What the New Repo Rate Means for Commercial Real Estate
January 23, 2020

Last week, the South African Reserve Bank (SARB) announced a cut in the repo rate by 25 basis points, changing the prime lending rate to 9.75%. While this cut has been widely welcomed by commercial property owners, John Jack, CEO of Galetti Corporate Real Estate believes that the cut is smaller than one would have hoped for.

Commercial Real Estate Sector Remains Under Pressure

As the country gears up for another year of slow economic growth, John notes a significant decline in the office sector over the past 18 months as pressure mounts to fill stagnant vacancies. “The industry has been under major pressure with many companies downscaling or opting to renew rather than relocate. In addition, landlord incentives to attract and retain tenants had the industry battling it out and losing significant margins. We saw companies renewing rentals at 20 – 30% discounts”.

South Africa’s GDP forecast for 2020 and 2021 by the SARB has decreased from 1.4% to 1.2% and 1.7% to 1.6% respectively. The World Bank projects a 0.9% growth rate which is still too low to generate much-needed employment opportunities.

“We’ve seen prominent companies such as Walmart and Telkom shedding jobs around the country and this trend is set to continue for the foreseeable future – particularly in the FMCG sector where goods can trade easily online,” says John.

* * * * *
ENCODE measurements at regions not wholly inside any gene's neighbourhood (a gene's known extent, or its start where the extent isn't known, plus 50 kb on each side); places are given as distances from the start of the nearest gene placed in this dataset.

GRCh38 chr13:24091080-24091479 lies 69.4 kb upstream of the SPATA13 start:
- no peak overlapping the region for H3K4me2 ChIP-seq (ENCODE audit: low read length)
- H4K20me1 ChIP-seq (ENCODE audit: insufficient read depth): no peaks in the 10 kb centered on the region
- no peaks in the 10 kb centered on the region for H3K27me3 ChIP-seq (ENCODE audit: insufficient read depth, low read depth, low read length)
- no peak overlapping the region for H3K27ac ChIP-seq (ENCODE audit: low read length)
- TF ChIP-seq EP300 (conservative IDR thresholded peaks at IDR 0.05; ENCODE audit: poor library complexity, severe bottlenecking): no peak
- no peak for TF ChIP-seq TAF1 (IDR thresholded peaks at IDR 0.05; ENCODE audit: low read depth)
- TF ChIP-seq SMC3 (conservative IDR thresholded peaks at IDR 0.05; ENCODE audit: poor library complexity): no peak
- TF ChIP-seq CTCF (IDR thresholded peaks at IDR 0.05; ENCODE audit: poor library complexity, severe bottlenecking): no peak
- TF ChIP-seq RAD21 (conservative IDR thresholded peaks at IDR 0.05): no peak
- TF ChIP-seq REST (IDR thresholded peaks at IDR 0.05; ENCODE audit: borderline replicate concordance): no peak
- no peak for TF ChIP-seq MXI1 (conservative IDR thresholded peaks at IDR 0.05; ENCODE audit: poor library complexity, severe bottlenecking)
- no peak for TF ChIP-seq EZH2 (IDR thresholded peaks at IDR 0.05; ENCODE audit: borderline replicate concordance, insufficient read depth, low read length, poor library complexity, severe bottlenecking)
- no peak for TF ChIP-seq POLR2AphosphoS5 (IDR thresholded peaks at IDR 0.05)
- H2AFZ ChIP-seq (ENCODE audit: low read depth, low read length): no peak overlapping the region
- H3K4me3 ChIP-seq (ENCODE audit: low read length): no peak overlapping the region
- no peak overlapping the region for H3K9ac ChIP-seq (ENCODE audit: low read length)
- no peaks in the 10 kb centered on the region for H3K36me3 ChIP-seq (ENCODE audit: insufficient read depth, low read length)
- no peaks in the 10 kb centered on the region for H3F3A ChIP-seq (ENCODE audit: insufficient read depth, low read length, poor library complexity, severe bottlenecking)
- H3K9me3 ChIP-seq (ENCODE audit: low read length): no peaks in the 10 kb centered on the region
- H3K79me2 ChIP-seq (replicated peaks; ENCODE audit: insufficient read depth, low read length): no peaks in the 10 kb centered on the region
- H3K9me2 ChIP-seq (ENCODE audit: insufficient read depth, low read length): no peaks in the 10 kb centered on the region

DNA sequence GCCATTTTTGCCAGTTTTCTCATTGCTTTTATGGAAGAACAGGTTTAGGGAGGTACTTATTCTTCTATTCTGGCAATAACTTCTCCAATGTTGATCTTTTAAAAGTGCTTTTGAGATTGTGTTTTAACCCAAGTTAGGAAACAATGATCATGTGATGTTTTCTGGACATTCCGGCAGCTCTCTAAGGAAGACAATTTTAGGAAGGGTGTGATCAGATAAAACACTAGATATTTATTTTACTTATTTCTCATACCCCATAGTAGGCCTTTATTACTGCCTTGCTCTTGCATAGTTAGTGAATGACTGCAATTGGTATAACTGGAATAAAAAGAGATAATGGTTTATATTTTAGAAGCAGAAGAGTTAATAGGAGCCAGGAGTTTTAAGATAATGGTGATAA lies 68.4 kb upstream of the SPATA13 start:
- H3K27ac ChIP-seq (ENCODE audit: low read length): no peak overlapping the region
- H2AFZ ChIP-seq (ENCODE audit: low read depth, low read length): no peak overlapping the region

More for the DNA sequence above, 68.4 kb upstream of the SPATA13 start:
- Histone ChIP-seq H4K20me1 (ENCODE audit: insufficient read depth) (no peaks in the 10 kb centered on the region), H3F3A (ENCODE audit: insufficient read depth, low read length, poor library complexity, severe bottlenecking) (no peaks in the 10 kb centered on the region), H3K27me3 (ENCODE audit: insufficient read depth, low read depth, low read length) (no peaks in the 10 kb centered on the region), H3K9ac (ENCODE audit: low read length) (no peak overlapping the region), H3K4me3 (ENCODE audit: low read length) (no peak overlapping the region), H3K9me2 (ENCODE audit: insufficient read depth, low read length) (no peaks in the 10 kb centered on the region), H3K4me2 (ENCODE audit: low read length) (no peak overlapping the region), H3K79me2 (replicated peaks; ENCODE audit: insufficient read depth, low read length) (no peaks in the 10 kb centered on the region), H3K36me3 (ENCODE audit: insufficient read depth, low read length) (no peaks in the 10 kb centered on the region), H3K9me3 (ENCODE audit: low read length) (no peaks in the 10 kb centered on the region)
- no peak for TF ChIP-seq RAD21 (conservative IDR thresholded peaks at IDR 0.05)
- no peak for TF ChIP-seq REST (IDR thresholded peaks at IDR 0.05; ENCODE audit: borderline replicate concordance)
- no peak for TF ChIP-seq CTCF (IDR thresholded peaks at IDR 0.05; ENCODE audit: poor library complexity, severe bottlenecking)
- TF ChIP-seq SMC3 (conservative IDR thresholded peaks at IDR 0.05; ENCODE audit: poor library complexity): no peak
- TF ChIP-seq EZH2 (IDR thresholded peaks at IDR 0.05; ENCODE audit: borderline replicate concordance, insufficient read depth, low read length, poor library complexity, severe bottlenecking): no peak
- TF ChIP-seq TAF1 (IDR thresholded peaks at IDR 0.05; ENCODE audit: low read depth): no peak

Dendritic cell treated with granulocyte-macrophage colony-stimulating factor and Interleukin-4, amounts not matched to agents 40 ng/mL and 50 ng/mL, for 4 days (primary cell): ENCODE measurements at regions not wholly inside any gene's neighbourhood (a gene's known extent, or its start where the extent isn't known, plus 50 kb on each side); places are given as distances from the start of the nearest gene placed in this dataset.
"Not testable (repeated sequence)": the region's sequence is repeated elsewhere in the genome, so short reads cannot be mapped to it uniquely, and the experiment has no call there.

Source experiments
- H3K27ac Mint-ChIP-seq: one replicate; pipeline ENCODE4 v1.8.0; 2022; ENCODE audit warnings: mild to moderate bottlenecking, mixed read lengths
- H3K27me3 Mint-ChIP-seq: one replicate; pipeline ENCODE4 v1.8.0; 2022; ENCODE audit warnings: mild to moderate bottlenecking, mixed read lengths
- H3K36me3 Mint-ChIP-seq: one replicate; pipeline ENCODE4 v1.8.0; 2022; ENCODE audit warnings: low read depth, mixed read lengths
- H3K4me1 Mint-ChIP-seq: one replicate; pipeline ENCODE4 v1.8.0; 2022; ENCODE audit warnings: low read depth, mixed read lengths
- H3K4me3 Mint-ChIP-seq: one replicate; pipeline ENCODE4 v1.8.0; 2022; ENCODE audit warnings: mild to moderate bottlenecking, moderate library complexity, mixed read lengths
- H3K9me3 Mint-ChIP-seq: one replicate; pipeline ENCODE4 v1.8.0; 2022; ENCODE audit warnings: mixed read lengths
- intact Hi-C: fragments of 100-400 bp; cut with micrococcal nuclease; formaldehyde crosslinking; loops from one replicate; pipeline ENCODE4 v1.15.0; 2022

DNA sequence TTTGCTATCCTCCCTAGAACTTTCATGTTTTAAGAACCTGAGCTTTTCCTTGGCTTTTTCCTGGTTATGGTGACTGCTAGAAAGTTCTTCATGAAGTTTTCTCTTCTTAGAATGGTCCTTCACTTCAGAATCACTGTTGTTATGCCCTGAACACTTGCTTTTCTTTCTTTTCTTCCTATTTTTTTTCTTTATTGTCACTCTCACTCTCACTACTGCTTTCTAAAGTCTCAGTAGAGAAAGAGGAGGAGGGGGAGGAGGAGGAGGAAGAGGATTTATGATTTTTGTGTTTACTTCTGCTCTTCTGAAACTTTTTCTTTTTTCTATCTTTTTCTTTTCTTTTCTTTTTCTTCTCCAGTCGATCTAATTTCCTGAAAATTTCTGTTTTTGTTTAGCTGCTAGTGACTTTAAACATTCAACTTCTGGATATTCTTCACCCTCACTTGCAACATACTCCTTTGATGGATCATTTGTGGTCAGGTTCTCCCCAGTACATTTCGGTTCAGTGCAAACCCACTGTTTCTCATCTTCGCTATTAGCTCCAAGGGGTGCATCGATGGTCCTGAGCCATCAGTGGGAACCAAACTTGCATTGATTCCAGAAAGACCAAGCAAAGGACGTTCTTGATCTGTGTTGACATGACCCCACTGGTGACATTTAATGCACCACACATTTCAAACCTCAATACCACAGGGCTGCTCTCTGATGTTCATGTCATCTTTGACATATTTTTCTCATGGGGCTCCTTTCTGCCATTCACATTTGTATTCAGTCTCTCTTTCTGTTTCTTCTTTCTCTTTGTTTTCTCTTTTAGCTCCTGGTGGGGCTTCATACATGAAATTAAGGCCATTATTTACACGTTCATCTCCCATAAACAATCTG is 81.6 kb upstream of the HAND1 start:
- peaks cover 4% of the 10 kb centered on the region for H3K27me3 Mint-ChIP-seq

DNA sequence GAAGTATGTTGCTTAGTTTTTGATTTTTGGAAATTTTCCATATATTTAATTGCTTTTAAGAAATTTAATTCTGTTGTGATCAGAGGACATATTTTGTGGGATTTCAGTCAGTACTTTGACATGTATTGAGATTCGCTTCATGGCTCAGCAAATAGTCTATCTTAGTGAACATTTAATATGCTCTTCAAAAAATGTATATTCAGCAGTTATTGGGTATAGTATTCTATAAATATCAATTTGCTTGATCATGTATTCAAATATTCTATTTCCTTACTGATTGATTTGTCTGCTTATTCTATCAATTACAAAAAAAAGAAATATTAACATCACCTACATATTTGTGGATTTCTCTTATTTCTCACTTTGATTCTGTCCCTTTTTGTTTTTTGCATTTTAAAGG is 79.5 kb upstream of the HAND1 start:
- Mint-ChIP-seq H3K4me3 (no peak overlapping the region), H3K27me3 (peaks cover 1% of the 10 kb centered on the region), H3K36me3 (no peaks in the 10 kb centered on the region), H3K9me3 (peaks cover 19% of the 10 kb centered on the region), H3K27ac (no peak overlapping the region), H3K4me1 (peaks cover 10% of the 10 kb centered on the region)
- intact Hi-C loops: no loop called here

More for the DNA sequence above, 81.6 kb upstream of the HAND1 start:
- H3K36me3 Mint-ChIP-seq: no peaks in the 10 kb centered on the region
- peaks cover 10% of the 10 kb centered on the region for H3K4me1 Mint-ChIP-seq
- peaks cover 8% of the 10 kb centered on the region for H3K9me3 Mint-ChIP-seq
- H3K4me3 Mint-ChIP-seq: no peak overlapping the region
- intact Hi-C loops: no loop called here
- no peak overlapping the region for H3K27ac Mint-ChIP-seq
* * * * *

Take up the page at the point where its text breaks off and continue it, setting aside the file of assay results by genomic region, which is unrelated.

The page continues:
“Electricity supply constraints are also likely to keep economic activity muted in the near term”.

Things Are However Looking Up

John does however believe that the industry will start to recoup its losses in 2020. “While some say that the private sector is on an investment strike, this is simply not true. We’ve started seeing really promising private-sector investment in commercial property towards the end of last year and this trend is set to continue”.

Contrary to the economic forecasts for 2020, we have seen a significant increase in decision making by occupiers at the start of the year which bodes well for Q1 results for the business.

“The rate cuts will likely be absorbed into occupier budgets as they look for ways to reduce overheads and won’t significantly stimulate the economy, a larger cut might have seen some immediate result,” he explains.

John also notes that mixed use buildings are on the rise and that many investment opportunities exist in this space for both local and foreign investors. “Many people, particularly millennials, are now opting to live, work and play in one convenient location”.

To conclude, John says that planning ahead and taking a long-term approach to investments is key. “Companies with a good balance sheet are looking for opportunistic buys and adopting a five-year strategy will help in securing the right deal.”



Marketing Manager at Galetti

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